Thursday, December 28, 2006

Belhaven to Bear Creek, NC

23.6 nm
Wind: calm to N 5 knots
Maximum speed: 5.5 knots
Average speed: 4.3 knots
Latitude: 35°11.74’N
Longitude: 076°35.58’W

Karl and I spent all night tonight talking about boats. Karl’s latest plan is to buy some dugout canoes for outriggers and turn our Ranger 33 into a trimaran. Originally he wanted to buy another Ranger 33 hull and turn Secret into a catamaran, but then we’d have to move the mast.

My holiday angst is basically gone. Karl and I have been a little bit snippy with each other lately, but I imagine that has a lot to do with being stuck at the dock with Lise and Marcel, and Christmas, and not having been able to sail lately.

Tonight it was fun to be talking about dreams and schemes and plans again. We pulled out all of our old Cruising Worlds and looked at crazy tribal-inspired catamarans and trimarans. I don’t believe that building a crazy outrigger and attaching it to our hull with telephone poles is really a good idea, but I told Karl if we find one cheap and he’s convinced of the idea’s seaworthiness, he’s welcome to go for it.

We’re far more likely to actually trade for a multi-hull, but even that idea makes me nervous. I feel very safe on Secret, and I’m convinced she could weather a hurricane just fine, but multi-hulls seem a bit sketchy. I know people swear by them, but still. And I have a hard enough time getting rid of a pair of shoes, let alone a boat.

We did look, though, at Jim Brown’s trimarans in Cruising World and Good Old Boat magazine—he’s a crazy dude that performed the first ocean crossing in a trimaran, in a 23-foot boat with his pregnant wife and another crew member. He then designed plans for a 31-foot trimaran, the Searunner, and sold the plans to all sorts of crazy hippies in the seventies, who built them themselves out of plywood. At least a half-dozen of them circumnavigated.

I’ve always thought that if Karl absolutely had to have a multi-hull, that that’s the one I’d want to have. I’m not sure if it’s so much the boat as it is the creator. Jim Brown, as Cruising World says, has “thought deeply about cruising.”

That’s what appeals to me about the Pardeys, too, and even Henri Amel with his 54-foot Super Maramus. Especially with all the thinking I’ve been doing about meaning in my life, coming up on my birthday, as I begin to appropriate the reality of this lifestyle.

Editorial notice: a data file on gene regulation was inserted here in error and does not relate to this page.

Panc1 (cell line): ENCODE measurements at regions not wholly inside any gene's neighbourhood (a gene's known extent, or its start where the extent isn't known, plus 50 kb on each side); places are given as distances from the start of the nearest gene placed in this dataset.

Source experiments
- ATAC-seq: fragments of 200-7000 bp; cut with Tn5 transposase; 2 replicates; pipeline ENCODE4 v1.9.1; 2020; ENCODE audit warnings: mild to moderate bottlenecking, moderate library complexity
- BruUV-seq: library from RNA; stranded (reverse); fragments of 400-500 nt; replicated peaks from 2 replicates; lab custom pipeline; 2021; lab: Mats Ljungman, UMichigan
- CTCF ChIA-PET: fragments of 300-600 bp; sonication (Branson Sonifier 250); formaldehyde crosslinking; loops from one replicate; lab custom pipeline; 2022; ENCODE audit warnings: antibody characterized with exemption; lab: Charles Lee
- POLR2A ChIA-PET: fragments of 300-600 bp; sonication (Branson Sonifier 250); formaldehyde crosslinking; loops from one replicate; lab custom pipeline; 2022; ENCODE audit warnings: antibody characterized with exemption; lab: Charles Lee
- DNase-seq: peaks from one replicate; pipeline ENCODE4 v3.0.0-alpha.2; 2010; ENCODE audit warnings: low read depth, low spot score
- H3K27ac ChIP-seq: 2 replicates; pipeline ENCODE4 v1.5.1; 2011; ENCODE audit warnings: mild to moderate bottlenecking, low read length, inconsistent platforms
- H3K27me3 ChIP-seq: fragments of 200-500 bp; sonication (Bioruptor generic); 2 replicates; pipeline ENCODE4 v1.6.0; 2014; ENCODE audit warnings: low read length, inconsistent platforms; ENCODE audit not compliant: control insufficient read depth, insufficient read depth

It’s something I believe in, at all levels, spiritually, emotionally, physically. It’s what bothers me so thoroughly about motoring. I understand an engine is another tool, one more thing the sea gypsy needs and uses, but my whole nature protest from building my existence around it.

What I love about the Pardeys, and Jim Brown, is how sailing to them is organically and spiritually linked to life, how sails and sheets and whisker poles and wind vanes allow them to harness nature herself for power, and use her to carry them to other places where they can experience strange people and foreign cultures.

Jim Brown calls other cultures “differing states of consciousness,” and I believe in that, too. One of the things that Jesus said—the last thing, actually, what is called the “Great Commission”—was “go into all the world and preach the good news.”

I’m not a missionary, like my parents, because I interpret that commission differently than they do. I am a a Christian, as they are, but that doesn’t mean to me that I need to convert people. Instead, it means that I need to live a life suffused with knowledge and love of God, and knowledge and love of other people, and that’s exactly what cruising allows me to do. Sailing, being in contact with the Spirit of the wind and water, allows me to know and love God in ways I’m only beginning to grasp. And the sea carries me to places where, I hope, I can discover new things about the world and love thoroughly everyone I meet. I can share the good news with them—the good news of freedom from fear, from mammon, from hate, if only by the way I live in freedom.

I’m not sure if I’ve don the best job of explaining it, but I figured I needed to try, for myself, for my parents, for everyone who wonders about the verse up there beneath my title.

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